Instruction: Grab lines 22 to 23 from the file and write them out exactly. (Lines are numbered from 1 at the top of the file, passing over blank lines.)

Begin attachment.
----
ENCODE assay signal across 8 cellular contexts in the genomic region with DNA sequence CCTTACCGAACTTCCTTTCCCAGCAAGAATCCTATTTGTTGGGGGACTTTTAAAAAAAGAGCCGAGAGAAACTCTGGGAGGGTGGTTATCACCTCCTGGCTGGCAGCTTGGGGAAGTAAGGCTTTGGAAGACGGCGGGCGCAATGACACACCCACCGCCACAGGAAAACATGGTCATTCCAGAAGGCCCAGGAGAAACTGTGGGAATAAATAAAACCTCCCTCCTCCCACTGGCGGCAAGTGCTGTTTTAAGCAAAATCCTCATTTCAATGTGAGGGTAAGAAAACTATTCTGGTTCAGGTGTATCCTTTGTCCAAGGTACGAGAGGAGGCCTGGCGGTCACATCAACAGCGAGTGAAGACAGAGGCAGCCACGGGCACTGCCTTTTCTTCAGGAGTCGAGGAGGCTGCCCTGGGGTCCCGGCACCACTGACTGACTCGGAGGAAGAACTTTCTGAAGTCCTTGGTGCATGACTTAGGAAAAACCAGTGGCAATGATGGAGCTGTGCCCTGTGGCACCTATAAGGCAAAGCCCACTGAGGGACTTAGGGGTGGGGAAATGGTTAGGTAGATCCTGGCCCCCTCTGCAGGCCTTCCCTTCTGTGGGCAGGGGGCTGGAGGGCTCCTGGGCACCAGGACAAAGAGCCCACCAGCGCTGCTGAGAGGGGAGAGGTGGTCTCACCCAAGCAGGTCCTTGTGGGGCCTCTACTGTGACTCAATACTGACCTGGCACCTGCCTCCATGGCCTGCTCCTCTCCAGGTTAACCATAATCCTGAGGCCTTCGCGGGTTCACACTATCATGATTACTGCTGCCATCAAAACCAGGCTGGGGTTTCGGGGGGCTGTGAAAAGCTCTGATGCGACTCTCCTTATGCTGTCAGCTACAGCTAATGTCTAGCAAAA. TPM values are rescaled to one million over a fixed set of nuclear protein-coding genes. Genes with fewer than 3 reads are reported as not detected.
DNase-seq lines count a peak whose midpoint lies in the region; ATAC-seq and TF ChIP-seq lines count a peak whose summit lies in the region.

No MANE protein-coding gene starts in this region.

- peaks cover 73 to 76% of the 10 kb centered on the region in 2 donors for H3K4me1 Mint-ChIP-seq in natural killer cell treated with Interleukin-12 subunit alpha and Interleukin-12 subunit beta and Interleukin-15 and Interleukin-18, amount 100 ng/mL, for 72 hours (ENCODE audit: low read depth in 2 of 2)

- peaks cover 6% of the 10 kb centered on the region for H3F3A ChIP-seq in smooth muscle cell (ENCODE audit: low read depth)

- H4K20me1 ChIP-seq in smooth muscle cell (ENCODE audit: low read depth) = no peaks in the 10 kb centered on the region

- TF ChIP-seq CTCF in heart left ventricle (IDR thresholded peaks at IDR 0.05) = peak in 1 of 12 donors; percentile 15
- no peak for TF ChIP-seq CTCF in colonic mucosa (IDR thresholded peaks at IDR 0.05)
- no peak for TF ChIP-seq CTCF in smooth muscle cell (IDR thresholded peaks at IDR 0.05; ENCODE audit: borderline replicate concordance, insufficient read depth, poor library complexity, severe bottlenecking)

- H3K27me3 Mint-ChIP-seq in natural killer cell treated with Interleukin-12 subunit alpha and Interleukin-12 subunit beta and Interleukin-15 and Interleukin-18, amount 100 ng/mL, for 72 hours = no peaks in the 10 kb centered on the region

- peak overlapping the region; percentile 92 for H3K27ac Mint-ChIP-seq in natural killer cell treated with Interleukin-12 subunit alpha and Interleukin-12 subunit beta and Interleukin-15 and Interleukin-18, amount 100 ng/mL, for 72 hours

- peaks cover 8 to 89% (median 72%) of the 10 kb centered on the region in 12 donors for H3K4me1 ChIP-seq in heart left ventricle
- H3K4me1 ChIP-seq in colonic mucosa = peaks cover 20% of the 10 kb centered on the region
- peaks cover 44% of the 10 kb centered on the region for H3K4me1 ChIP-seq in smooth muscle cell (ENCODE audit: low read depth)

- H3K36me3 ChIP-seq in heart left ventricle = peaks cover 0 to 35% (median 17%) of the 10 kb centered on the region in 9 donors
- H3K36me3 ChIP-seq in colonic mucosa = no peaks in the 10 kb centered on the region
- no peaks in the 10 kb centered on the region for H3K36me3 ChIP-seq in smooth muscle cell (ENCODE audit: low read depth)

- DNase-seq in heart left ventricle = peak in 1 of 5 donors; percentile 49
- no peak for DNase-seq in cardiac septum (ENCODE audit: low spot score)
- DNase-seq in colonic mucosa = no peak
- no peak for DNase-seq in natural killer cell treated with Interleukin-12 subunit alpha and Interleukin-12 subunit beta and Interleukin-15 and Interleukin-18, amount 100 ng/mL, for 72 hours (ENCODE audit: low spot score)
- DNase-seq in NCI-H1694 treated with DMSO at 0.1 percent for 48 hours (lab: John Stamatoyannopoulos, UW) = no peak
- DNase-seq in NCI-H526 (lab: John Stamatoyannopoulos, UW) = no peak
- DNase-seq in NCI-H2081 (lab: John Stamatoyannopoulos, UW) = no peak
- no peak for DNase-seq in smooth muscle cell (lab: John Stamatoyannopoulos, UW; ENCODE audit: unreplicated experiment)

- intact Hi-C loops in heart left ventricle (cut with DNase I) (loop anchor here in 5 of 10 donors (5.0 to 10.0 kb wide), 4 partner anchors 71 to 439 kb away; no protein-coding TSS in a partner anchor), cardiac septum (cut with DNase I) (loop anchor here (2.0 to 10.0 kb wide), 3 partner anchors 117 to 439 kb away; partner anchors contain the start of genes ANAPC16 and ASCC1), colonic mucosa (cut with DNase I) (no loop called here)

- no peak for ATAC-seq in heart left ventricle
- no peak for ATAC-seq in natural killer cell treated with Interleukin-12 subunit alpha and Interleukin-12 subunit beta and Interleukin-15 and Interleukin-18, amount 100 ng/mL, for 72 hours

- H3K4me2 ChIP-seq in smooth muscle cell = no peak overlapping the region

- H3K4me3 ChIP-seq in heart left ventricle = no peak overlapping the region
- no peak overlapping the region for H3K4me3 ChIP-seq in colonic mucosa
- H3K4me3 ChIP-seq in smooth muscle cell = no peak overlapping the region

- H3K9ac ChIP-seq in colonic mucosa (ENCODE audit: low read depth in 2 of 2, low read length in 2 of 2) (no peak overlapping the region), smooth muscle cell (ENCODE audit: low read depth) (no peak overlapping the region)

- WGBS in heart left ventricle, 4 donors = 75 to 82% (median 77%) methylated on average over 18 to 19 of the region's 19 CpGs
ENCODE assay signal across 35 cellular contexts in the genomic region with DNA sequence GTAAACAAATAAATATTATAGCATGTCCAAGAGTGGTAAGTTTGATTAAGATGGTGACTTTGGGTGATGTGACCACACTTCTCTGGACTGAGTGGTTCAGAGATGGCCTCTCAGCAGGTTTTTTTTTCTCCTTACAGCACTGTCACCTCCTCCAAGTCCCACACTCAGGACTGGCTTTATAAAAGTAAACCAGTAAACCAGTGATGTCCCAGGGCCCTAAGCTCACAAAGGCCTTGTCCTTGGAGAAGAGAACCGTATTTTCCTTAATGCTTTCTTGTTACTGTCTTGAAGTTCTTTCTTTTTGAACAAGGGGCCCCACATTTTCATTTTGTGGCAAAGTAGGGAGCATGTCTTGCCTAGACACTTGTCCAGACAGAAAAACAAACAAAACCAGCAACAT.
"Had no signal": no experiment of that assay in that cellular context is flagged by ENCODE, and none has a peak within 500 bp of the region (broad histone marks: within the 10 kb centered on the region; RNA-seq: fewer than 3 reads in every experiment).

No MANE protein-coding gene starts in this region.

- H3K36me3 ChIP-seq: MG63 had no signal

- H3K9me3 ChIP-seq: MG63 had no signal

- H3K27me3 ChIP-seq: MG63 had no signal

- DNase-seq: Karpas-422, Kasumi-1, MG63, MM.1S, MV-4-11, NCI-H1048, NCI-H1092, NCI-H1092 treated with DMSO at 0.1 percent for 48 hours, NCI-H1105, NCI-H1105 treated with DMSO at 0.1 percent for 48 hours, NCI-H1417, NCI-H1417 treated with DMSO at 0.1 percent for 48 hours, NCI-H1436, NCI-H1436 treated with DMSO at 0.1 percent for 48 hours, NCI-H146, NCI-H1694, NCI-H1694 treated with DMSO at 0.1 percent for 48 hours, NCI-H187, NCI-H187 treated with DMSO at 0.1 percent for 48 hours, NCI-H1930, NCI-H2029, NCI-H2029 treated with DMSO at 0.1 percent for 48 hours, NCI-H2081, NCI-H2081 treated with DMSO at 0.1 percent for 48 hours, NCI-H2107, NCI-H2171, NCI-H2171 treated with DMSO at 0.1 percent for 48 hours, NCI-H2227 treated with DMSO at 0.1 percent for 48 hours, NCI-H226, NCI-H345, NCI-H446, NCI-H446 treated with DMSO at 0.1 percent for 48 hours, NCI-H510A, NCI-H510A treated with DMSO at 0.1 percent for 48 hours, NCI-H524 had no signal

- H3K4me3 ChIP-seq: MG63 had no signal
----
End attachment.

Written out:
- DNase-seq in NCI-H1694 treated with DMSO at 0.1 percent for 48 hours (lab: John Stamatoyannopoulos, UW) = no peak
- DNase-seq in NCI-H526 (lab: John Stamatoyannopoulos, UW) = no peak